China's rural vitalization plan is all about promoting agricultural development while increasing the income of people living outside the urban centers. Our reporter Wei Lynn Tang checks out how one integrated pastoral complex in China's Southwest is doing just that.
The vibe when you first step foot into this place is pretty amazing.
In China's southwestern city of Bazhong, this rural pastoral complex has given life to people living in and beyond the area.
Entertainment rides that know no age boundaries with both young and even the old putting my sense of adventure to shame!
"I bring my five year old daughter here almost every month and we often have a good time! We live just nearby so it's convenient. And we like how this place is huge, with so many games."
"I'm now old, and being able to come out to walk around places with good conditions like these makes me happy."
WEI LYNN TANG Bazhong City, Sichuan Province "Where we are now is just about a four hour drive from Chengdu, the capital city of Sichuan Province. This complex was built from the blocks of China's rural revitalization strategy. And being here, you really get to have fun while soaking up the 'rustic' feel of the countryside."
But it's not all fun and games.
The man behind this integrated complex has plans to expand beyond just food, accommodation, travel, and play.
JIANG HONGHUI General Manager, Bazhong Tianyi Fuxi Agricultural Technology "In our second phase of development, we plan to create what's known as 'entrepreneurial agriculture'. We plan to rent our land to families living in cities, and let our farmers be their teachers - guiding them on how to grow their land here. This way, our farmers can earn income from three sources: leasing their land, mentoring fees, and daily management fees for their garden."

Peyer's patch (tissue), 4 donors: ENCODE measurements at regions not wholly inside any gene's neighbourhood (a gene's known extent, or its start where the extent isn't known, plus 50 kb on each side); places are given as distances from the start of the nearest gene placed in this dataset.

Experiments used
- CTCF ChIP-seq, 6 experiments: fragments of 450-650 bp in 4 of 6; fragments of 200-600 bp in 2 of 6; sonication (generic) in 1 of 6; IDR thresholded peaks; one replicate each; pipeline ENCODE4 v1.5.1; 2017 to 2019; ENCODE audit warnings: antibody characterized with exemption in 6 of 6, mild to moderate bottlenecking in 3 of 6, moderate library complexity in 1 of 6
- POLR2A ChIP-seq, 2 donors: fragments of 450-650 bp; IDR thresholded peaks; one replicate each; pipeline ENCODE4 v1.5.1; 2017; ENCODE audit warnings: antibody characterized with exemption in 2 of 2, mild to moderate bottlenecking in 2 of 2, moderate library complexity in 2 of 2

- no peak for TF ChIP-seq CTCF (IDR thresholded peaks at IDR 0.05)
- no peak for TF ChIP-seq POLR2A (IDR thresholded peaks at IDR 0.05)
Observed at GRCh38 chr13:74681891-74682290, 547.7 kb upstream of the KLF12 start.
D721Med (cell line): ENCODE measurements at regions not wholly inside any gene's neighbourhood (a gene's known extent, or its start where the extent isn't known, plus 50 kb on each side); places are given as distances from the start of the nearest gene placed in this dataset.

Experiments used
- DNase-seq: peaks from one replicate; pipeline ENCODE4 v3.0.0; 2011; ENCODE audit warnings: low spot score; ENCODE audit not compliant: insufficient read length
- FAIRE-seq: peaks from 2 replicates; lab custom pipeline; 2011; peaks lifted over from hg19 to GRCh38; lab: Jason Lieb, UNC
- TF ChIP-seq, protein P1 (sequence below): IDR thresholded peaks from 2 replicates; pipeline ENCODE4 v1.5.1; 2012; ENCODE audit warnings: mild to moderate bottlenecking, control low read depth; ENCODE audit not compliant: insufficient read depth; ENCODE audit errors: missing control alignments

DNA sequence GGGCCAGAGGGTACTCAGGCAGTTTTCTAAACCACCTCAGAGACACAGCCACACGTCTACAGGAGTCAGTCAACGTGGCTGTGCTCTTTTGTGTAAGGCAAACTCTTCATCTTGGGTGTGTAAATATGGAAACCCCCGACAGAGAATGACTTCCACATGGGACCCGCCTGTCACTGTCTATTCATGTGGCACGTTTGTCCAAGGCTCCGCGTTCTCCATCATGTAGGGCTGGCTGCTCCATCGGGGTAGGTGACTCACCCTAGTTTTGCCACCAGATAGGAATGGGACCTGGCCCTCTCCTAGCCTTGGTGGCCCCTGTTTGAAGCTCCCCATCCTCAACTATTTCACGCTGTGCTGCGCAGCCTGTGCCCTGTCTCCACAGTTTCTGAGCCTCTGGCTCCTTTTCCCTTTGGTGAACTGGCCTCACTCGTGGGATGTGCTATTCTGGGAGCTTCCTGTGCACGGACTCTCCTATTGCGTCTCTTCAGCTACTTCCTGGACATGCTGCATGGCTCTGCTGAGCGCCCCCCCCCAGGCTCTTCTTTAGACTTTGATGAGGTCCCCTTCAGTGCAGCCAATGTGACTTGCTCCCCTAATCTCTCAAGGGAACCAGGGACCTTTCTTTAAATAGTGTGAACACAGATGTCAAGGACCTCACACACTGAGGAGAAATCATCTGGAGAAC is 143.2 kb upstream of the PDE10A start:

Jiang says children today do not have enough agricultural knowledge.
JIANG HONGHUI General Manager, Bazhong Tianyi Fuxi Agricultural Technology "We want them to experience the hard work behind growing the food we eat, and the happiness that comes from growing your own plants. For example, where does this wild herb come from? And what can we do with it? More importantly, we want to encourage children to think creatively: what do they think they can do with these wild herbs?"
This complex opened for business in May 2020. And Jiang says expectations have been met when it comes to hitting revenue targets.
Thousands of people flock here everyday. You pay an entry ticket of just over three US dollars, and additional pay-per-ride charges.
(While the site has also brought spill over benefits to the village it's located in, local officials say the management of the complex needs to be improved.)
WANG SIMIAO Village Party secretary, Sushan, Sichuan "But as the number of tourists increase, safety could be an issue. Child safety protection measures here need to be strengthened. Meanwhile, our village is also sending more professional teams to patrol the mountains to prevent forest fires."
Sichuan is known around China for its laidback way of life, so capping a day out with one of the province's specialities, hotpot is a must.
And who doesn't like to be wooed by an outdoor musical performance?
The size of the crowd here says it all. The key now is to sustain the hype and momentum.